The writer then quoted John Livengood of the Kansas State Militia, who said that “someone pissed off at the government” wouldn’t attack civilians but would rather choose a government target. He cast suspicion, however, on a “skinhead type of militia where it’s all about race -- that’s those guys in Montana and Idaho -- and they don’t like society integrating the way that it has been. They could have done it very easily.”

Perhaps the most bizarre item Elias included in her article came from Alex Jones, whom she referred to as a “conspiracy theorist and radio host.”

Jones suggested that the bombings looked like a “false flag” operation conducted by the government, just like earlier attacks.

You saw them stage Fast and Furious. … They staged Aurora, they staged Sandy Hook. The evidence is just overwhelming. And that’s why I’m so desperate and freaked out. This is not fun you know, getting up here telling you this, but somebody's got to tell you the truth.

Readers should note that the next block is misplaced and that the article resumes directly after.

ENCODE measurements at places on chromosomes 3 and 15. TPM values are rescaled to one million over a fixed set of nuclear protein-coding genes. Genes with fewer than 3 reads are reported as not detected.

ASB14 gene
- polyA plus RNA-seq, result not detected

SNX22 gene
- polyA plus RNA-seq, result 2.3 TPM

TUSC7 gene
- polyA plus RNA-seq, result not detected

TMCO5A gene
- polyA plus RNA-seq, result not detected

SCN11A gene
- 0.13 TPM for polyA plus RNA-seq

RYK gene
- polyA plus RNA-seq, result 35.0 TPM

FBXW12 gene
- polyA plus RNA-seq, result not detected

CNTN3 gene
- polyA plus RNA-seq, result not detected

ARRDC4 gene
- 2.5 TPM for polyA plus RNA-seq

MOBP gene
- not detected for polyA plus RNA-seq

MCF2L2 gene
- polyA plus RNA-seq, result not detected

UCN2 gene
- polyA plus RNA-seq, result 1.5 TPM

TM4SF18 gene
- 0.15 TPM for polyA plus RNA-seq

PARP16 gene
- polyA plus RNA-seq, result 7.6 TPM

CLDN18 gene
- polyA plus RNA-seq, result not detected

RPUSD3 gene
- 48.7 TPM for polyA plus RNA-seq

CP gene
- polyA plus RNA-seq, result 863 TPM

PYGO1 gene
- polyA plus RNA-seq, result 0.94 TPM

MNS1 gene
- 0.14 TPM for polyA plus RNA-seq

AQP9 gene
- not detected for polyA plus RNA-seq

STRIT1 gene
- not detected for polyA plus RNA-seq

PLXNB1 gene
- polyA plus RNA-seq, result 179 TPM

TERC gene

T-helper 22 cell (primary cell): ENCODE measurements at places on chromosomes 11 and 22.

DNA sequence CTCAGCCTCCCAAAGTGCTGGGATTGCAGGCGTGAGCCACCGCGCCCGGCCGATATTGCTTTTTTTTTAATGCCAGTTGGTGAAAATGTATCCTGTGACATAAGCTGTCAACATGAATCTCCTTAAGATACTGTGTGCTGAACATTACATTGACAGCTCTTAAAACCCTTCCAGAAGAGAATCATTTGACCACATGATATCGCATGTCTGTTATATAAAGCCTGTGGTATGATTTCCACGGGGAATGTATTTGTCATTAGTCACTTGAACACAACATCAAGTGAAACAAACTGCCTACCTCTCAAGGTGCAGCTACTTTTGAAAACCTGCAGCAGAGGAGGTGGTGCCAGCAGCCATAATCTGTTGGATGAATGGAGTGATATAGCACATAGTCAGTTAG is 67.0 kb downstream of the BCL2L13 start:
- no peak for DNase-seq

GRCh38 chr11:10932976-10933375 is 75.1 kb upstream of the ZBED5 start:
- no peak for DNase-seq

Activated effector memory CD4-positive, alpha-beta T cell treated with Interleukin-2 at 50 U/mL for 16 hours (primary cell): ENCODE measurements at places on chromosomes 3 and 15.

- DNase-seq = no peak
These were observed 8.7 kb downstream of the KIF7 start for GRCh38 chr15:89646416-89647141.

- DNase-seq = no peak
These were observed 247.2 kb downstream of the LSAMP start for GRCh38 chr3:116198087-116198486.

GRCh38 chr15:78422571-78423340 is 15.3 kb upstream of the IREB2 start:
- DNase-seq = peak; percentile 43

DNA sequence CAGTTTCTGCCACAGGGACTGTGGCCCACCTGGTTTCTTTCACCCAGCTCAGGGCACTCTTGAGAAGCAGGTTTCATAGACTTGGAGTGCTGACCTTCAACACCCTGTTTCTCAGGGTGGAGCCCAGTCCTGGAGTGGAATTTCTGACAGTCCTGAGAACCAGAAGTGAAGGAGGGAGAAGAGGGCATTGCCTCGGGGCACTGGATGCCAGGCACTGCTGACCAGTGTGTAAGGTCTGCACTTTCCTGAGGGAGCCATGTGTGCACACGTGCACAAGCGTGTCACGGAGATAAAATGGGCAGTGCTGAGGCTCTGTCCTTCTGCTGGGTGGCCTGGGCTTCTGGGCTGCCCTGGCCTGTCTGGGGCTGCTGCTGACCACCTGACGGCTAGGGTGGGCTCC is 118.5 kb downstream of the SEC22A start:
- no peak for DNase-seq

Again, Elias is extrapolating from very few “extremists” to infer that the motives are held by other conservatives. She also conveniently left out how Jones is a 9/11 truther and a big hater of former president George W. Bush.

And what liberal blame-placing article would be complete without a slam of the Westboro Baptist Church, which she described as “arguably the most hated hate group in America?"

“God sent the bombs in retaliation for Massachusetts’ decision to allow same-sex marriage," Elias quoted Westboro's Sam Phelps-Roper, a member of the congregation, of saying. “Thank God for his righteous judgment.”